Night Train Lane started off working at an aircraft factory. He joined the Los Angeles Rams' 1952 training camp and for the next 14 years, Lane was the NFL’s best cornerback. His 14 interceptions is a record that will likely never be broken. “Night Train” eventually became the first undrafted free agent to be inducted into the NFL Hall of Fame.

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5. Antonio Gates

  • 8x All-Pro
  • 3x 1st team All-Pro
  • 2x 2nd team All-Pro
  • 2000s All-Decade team
  • 11,508 yards, 114 TDS

Gates was a former basketball star for Kent State. After giving it a go in football, the then San Diego Chargers gave him a chance to play tight end in the NFL in 2003. The rest is history as he is considered one of the best tight ends in the NFL. He, along with a few others like Tony Gonzalez revolutionized the tight end position in the league.

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4. Joe Jacoby

  • 3x Super Bowl Champion
  • 4x Pro Bowl
  • 2x 1st team All-Pro
  • 1x 2nd team All-Pro
  • 1980s all-decade team
  • 58 career interceptions

A staple in the Redskins offensive line, Jacoby joined Washington after the 1981 draft. He spent his entire career with the Redskins, making four Pro Bowls in his career and helping the team to three Super Bowl wins while blocking for three different QBs. An impressive run for Washington.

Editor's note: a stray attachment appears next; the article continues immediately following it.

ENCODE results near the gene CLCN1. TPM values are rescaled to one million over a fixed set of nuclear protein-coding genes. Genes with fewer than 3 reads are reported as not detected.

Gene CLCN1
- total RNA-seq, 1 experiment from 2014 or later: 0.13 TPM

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3. Willie Wood

  • 2x Super Bowl Champion
  • 8x Pro Bowl
  • 5x 1st team All-Pro
  • 4x 2nd team All-Pro
  • 1962 interceptions leader
  • 48 career interceptions
  • Hall of Fame

Wood is considered one of the greatest safeties to ever play the game. He was apart of some legendary Packers teams that won five NFL Championships long before the NFL merger and two Super Bowls later. 

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2. James Harrison

  • 2x Super Bowl Champion
  • 5x Pro Bowl
  • 2x 1st team All-Pro
  • 2x 2nd team All-Pro
  • 2008 Defensive Player of the Year
  • 793 tackles, 84.5 sacks

After an early stint with Pittsburgh in 2002 followed by a stint with the Ravens and the Rhein Fire of NFL Europe, Harrison became one of the games best pass rushers by 2007. Since then, he became a nightmare to opposing QBs. He also has one of the most memorable interceptions in Super Bowl history, returning it for 100 yards. 


He may be retired now, but you would not know that from the insane workout videos he posts on his Instagram page.

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1. Kurt Warner

  • Super Bowl Champion (and MVP)
  • 4x Pro Bowl
  • 2x 1st All-Pro
  • 2x MVP
  • 2001 Passing Yards leader
  • 2x Passing TD leader
  • 32,344 career passing yards, 208 passing TDs
  • Hall of Fame

Kurt Warner’s journey to the Hall of Fame is straight out of a movie. After going undrafted in 1994, Warner spent time in NFL Europe, the Arena Football League and even worked for a time bagging groceries. 


1999 was when things turned around for him. Trent Green tore his knee in a preseason game, and Warner was the next man up on the depth chart. He was the missing piece to “The Greatest Show on Turf” and led St. Louis to their first Super Bowl victory that year. He also had two other Super Bowl appearances in his career, including leading the Arizona Cardinals to their first and only Super Bowl appearance.